The plaintiffs claimed that they have been deprived of their right to obtain a copy of the EIA relating to the construction of a hydroelectric project in Bakun and to be heard and make representations before the EIA is approved.
Under the Environment Quality Act of 1974 activities prescribed by the Minister in charge of environment protection can only be carried out with the approval of the Director General of environment quality, the 2nd defendant. The Guidelines approved by the D-G require a detailed EIA prepared by the project proponent, to be made available to the public and the public afforded an opportunity to comment on the proposed project to a review panel.
The Environment Quality (Prescribed Activities) (Environmental Impact Assessment) Order 1987 includes power generation and transmission activities involving dams and hydroelectric power as prescribed activity. However, on 27 March 1995, the Minister issued an Order under the EQA declaring that the prescribed activities shall not apply to Sarawak, where the project in question was to be constructed.
Accordingly the Plaintiffs sought a declaration that before the 1st defendant carried out the prescribed activity it had to comply with the Environment Quality Act, including S.34A and/or the Guidelines prescribed by the 2nd defendant under S.34A of the Act, and the regulations made there under.
On the question of locus standi the Court held that it was necessary that the plaintiffs’ interests were affected substantially or that the plaintiffs had some genuine interest in having their legal position declared. Even though the plaintiffs were only three of a community of 10,000, this did not in itself disentitle them to the relief claimed.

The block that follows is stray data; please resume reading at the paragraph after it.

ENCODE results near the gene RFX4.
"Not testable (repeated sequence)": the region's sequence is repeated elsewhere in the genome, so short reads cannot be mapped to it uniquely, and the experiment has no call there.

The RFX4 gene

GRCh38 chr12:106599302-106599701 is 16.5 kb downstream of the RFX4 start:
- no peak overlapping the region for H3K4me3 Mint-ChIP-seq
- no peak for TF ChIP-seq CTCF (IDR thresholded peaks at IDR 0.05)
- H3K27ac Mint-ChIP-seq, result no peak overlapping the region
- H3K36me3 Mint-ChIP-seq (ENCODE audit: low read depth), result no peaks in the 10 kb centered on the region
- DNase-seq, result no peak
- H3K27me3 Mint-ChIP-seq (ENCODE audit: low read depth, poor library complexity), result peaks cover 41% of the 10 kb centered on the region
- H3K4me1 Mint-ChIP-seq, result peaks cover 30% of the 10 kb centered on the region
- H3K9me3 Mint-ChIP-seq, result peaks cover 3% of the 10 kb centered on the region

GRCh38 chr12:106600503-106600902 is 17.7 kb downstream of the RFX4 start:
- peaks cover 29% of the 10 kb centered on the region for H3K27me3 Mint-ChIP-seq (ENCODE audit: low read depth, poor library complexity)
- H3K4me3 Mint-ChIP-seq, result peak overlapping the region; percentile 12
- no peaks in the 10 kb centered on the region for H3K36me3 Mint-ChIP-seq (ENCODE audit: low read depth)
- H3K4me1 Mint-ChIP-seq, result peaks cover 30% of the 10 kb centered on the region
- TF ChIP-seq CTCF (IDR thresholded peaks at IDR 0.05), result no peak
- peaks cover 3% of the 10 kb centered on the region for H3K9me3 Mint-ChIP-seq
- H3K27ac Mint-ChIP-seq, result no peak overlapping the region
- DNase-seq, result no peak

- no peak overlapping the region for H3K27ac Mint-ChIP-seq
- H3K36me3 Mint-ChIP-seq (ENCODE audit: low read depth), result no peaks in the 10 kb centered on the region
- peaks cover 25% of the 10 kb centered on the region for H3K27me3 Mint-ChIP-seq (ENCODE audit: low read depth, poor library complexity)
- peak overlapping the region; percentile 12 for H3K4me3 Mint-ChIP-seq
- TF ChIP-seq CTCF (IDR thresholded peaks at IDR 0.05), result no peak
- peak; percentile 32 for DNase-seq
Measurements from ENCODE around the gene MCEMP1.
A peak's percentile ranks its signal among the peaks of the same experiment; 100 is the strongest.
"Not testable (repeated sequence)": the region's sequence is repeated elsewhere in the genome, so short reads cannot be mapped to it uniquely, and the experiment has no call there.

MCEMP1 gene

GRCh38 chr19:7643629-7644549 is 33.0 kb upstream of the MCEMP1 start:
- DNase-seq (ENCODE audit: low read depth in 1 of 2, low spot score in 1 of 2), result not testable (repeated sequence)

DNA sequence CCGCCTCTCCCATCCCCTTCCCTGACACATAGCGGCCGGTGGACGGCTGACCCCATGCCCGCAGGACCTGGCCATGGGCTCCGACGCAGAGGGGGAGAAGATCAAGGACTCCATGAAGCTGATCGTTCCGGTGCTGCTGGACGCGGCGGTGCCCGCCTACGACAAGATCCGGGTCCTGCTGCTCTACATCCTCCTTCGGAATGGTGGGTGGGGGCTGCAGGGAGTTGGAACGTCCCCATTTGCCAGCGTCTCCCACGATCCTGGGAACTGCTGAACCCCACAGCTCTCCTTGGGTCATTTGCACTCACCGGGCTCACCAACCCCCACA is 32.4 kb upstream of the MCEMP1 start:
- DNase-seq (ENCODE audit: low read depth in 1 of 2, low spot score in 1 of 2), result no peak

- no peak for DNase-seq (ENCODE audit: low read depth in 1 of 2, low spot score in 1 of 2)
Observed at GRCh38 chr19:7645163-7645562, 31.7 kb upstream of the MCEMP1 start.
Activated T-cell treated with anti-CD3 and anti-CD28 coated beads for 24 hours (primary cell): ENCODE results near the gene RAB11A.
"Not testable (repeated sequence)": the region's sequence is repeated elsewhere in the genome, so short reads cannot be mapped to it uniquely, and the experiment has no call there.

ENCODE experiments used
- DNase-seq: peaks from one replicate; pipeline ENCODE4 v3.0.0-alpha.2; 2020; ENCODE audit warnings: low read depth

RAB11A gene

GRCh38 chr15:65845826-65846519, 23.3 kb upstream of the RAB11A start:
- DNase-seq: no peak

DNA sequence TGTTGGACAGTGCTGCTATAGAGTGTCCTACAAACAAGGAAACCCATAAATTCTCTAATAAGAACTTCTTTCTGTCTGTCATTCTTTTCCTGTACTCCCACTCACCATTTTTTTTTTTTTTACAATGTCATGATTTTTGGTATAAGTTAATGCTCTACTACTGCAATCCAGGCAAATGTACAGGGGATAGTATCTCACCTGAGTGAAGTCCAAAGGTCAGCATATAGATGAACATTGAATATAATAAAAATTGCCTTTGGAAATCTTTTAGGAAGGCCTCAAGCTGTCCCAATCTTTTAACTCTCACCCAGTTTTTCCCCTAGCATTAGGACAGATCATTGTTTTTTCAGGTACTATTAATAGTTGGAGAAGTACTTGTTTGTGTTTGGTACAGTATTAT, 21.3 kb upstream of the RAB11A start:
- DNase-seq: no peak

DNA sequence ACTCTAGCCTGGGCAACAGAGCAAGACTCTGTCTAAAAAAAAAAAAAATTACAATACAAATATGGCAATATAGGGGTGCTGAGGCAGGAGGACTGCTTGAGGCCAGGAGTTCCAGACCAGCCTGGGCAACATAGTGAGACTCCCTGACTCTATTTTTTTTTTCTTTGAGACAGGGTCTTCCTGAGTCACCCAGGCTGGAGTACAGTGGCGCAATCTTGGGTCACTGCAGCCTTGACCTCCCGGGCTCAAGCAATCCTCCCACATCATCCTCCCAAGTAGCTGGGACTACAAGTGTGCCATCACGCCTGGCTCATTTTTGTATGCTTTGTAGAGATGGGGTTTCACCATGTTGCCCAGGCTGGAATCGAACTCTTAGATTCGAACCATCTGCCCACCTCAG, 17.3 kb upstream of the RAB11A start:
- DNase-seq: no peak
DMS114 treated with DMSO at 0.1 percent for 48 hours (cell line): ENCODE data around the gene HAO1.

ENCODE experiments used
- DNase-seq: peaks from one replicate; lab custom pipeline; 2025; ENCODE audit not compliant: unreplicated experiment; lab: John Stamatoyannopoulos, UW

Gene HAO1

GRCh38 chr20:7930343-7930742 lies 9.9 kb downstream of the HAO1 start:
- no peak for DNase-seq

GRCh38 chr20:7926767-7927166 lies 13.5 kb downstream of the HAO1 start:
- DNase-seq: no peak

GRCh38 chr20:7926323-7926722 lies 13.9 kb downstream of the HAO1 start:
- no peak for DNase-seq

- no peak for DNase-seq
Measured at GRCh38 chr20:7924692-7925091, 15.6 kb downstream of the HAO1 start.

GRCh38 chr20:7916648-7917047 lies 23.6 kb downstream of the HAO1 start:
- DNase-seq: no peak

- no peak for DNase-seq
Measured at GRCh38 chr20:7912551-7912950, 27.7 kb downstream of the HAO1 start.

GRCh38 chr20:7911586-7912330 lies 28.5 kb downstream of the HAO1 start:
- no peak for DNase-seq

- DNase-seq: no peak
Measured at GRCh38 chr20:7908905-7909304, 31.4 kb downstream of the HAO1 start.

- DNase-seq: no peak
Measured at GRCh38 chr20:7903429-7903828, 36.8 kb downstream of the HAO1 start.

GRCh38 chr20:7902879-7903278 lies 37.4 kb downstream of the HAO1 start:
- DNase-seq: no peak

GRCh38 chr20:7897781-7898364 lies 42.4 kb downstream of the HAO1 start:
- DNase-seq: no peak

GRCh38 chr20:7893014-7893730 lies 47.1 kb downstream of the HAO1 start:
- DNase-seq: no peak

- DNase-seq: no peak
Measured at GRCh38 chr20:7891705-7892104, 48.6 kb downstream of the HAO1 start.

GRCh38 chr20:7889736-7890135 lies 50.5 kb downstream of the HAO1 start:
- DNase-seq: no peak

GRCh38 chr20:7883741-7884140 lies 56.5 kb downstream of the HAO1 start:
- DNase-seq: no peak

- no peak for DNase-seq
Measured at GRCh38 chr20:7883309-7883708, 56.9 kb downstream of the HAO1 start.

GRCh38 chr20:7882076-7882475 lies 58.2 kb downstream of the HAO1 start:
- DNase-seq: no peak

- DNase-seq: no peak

The court emphasized that the plaintiffs were natives to the area affected by the project. They had claimed that their homes and land would be destroyed, their lives uprooted by the project and they would suffer far more greatly and directly than other members of the public. To them, ‘our land and forest are not just a source of our livelihood but constitute life itself, as they are fundamental to our social, cultural and spiritual survival as native people.’ This itself, in the opinion of the court, was sufficient to justify the plaintiffs having a substantial or genuine interest to have a legal position declared.
The Court held that the process in the Guidelines made in terms of S.34 A (2) of the EQA concerning the Environmental Impact Assessment and public participation as set out in paragraphs 1.4.5., 1.6.1, 3.4.7, and 4.5 was mandatory. Accordingly, the entitlement to a copy of the EIA and public participation in such proceedings became a right.
In this connection the Court stated that: "The EQA was enacted to be applicable to the entire nation. Subsidiary legislation was permitted to give full effect to the EQA. Under the guidelines prescribed under the EIA itself a valid assessment of an EIA prepared by the project proponent...cannot be made without some form of public participation...For this is a right vested with the plaintiffs..."
The Minister’s order amounted to a removal of the entire rights of the plaintiff to participate and give their views before the EIA is approved. Accordingly, the Court declared that the Environment Quality (Prescribed Activities) (Environmental Impact Assessment) Order 1987, was invalid and directed the 1st defendant to comply with the requirements of EIA and the Guidelines.